MAINTENANCE ---who to believe?

My 2016 Chevy Suburban has 62,000 miles. At a recent Valvoline oil change, the tech said 1. Replace Fluid in Front Differential every 30K miles. (Never done!)
2.Power Steering fluid change every 30K miles. (Never done!)
3.Replace Fluid in RearDifferential every 30K miles (Never done!)
4. Replace fluid in Automatic Transmission every 45K miles (Never done!)
5.Replace fluid in Radiator every 60 months. (Never done! Haven’t had a radiator leak since the early 1970’s )
6. Replace fluid in transfer case every 45K miles; I did that …he showed me the myriad of tiny flecks of metal trapped on the magnetic plug.

The Chevy Owner’s Manual says Replace Transfer case fluid every 45 K miles, and replace Automatic transmission fluid and filter everly 45K miles. and change engine and passenger air filters.

So, who to believe??? Valvoline or Chevrolet??? YOUR THOUGHTS??

You even have to ask ? Me thinks the people who built the vehicle would be the ones to trust.


Chevrolet, not Valvoline. That’s Chevrolet owner’s manual, not a Chevy dealer. The dealer might try to accelerate work like Valvoline would.

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I think changing every fluid in truck would increase odds of going another 60k miles. Are you keeping it for next 3-4 years?

Here’s the schedule, looks like changing every fluid every 45k would pretty well cover it:

While it doesn’t list differential fluid, I’d do it, too.


I’m pretty sure your car has electric power steering and not hydraulic, so there isn’t even any fluid to service. Unless they can show you a sample…

Just based on the idea that they tried to sell you a power steering service that doesn’t exist on your car, I’d not trust them.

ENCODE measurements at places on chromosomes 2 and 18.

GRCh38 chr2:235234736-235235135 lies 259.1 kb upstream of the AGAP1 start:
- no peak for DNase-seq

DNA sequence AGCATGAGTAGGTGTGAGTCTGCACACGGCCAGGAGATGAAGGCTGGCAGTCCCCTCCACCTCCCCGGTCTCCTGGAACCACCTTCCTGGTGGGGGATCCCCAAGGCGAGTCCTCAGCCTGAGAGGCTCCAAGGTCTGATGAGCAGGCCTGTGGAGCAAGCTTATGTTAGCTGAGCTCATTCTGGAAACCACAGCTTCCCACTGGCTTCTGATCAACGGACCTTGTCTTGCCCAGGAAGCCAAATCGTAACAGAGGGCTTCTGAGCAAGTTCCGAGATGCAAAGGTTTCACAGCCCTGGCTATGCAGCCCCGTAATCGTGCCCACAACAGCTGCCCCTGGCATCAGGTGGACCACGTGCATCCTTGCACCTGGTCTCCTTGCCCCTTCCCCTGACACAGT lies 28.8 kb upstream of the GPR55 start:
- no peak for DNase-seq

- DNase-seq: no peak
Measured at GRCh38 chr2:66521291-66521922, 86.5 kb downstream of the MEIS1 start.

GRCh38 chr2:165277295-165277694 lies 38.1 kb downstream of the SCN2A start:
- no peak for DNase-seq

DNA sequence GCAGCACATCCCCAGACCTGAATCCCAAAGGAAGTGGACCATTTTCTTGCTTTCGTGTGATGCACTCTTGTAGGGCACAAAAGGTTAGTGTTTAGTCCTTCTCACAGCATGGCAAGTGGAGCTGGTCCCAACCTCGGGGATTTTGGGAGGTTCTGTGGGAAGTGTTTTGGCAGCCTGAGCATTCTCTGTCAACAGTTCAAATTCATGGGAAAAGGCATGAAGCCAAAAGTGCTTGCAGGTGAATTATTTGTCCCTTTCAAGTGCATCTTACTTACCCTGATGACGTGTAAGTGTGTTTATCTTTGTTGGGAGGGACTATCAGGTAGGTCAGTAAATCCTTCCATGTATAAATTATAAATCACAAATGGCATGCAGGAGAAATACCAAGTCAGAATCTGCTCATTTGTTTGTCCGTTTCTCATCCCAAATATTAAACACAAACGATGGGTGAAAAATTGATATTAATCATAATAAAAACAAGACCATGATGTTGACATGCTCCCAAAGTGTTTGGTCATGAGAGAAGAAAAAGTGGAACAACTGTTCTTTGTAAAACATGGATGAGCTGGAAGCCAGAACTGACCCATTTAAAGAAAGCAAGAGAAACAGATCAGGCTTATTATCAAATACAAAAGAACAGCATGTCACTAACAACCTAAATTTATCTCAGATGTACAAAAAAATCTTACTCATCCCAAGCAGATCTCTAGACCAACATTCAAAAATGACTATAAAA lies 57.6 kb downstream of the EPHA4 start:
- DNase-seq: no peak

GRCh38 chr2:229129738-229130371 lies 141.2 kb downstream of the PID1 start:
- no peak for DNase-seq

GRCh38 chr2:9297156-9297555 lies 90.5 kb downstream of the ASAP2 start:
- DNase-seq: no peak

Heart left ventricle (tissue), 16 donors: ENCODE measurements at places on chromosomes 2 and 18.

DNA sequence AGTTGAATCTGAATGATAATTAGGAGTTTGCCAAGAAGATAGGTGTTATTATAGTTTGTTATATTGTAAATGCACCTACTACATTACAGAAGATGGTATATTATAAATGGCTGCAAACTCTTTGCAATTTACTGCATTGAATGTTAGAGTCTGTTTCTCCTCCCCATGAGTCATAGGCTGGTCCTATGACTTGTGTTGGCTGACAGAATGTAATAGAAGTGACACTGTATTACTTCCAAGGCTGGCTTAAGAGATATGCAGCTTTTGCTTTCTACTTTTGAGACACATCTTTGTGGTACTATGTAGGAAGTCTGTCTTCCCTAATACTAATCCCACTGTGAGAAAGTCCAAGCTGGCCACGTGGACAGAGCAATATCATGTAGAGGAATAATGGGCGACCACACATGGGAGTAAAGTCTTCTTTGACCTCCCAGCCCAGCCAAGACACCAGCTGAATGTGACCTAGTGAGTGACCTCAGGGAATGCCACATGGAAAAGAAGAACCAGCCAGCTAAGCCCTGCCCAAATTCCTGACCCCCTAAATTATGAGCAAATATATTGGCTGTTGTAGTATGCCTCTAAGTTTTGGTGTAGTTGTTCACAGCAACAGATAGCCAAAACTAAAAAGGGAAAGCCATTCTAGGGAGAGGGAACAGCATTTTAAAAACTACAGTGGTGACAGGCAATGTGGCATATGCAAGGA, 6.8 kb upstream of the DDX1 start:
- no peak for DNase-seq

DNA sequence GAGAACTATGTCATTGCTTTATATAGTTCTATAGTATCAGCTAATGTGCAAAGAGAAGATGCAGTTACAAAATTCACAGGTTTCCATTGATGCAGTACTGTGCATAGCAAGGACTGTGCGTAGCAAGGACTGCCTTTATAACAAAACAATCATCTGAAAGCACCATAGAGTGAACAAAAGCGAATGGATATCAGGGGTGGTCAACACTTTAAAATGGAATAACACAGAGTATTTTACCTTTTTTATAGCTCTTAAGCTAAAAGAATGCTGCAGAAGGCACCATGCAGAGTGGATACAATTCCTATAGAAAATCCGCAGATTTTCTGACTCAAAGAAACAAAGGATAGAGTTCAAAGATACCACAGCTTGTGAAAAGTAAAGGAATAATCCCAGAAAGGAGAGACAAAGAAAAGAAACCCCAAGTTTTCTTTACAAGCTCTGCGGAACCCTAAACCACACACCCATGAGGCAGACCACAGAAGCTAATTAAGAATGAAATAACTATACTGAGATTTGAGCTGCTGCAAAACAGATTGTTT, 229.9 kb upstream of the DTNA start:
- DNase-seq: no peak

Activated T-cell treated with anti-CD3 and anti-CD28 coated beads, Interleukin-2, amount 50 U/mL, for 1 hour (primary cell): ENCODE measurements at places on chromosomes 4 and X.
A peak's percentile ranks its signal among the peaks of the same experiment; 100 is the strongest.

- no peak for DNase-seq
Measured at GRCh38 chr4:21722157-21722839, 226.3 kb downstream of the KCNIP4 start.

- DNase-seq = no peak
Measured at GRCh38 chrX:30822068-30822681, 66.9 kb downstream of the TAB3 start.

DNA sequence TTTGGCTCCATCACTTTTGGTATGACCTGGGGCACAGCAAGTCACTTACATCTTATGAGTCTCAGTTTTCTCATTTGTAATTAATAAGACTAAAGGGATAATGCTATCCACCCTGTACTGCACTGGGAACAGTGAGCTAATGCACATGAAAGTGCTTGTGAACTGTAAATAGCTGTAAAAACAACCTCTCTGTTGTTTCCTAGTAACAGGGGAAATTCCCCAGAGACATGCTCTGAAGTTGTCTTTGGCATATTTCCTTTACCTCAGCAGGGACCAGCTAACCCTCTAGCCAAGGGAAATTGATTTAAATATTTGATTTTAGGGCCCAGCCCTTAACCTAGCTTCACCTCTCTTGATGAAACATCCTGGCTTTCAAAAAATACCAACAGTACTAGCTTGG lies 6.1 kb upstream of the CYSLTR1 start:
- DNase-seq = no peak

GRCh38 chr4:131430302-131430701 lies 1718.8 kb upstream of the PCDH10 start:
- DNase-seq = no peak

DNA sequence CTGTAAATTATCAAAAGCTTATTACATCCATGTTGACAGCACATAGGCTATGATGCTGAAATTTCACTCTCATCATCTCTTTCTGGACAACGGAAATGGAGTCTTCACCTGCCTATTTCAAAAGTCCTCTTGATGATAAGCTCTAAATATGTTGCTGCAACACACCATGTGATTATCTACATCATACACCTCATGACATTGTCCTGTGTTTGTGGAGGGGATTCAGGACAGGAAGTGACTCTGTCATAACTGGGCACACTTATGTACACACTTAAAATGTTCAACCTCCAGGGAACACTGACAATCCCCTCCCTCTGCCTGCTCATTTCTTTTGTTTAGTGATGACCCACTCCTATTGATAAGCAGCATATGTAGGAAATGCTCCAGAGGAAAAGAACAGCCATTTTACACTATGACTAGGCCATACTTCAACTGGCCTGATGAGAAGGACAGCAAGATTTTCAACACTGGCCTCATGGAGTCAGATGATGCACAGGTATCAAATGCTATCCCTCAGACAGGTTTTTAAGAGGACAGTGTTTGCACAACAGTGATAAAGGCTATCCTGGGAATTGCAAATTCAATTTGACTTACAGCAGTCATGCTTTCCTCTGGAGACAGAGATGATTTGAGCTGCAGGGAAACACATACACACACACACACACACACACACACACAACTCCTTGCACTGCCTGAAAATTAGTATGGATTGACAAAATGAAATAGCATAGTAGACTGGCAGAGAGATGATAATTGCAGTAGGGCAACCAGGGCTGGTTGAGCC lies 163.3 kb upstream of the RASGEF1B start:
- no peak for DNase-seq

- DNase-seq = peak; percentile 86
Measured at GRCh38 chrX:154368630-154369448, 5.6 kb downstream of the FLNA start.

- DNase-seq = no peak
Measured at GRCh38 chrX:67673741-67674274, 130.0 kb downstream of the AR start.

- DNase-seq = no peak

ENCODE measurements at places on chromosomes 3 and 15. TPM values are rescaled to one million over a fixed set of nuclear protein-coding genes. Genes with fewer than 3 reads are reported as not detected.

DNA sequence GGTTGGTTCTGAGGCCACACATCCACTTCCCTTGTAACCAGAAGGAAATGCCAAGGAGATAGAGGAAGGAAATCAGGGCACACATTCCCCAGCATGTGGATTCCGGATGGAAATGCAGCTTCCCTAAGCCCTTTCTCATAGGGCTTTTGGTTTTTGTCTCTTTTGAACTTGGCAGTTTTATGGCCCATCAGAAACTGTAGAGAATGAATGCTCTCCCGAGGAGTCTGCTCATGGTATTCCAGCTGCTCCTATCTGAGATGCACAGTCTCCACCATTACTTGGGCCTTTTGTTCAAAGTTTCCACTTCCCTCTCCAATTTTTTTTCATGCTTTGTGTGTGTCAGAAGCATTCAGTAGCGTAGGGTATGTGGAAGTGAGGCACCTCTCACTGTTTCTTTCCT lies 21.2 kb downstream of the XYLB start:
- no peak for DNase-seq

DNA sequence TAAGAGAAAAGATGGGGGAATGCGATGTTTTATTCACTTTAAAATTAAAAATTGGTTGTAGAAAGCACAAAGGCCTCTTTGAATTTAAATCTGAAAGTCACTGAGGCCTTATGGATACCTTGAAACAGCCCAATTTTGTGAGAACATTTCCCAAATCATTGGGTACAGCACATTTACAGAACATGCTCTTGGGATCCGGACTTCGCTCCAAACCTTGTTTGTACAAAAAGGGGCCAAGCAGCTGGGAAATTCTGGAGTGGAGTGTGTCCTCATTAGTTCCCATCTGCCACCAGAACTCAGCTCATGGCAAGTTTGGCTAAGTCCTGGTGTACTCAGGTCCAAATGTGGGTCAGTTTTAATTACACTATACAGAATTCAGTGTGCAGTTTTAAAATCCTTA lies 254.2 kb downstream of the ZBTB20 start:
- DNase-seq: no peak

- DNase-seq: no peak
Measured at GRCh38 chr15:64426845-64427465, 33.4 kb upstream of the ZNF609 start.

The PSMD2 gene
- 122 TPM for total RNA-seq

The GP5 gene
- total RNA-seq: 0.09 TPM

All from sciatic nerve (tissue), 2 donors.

Sometimes dealers see things that the manufacturers don’t but I don’t know about Val online and if they are any better than the other quick lubes. At our initial Acura new owners gathering the service manager emphasized changing the rear differential at 10,000 then with trans fluid changes after that. So I did and change the trans, transfer case, and rear every 30,000. It is really pretty cheap compared to the replacement cost. For your never done maintenance, it’s late but maybe not too late. I’ve never changed power steering fluid though except as required with a pump replacement.

My mom took her car to valvoline for an oil change a few weeks ago. They said the car had a “severe” oil leak. I’m guessing maybe the last person who did the oil change left a bit of a mess. The car never drips. I checked the oil the other day it was still at the full mark. I’m no mechanic but even I can see valvoline probably aren’t the guys to consult with.

One thing I find interesting however is when your manual says something like “the transmission fluid is good for the life of the transmission”.

Not familiar w/your vehicle’s config, assuming it is similar to my 50 year old 4WD truck with locking hubs, so when you are driving in 2WD mode the front diff isn’t doing anything. If so the front diff fluid change could be delayed well beyond 30K if 4WD mode seldom used. My truck’s front diff fluid is only changed after driving through streams high enough water might get in, not based on mileage, since mostly drive in 2WD mode. I don’t change my power steering fluid unless it gets low enough on the stick to top off, or it looks dirty or smells burned then I change it. Usual reason PS fluid gets changed, something happens which requires I remove the pump.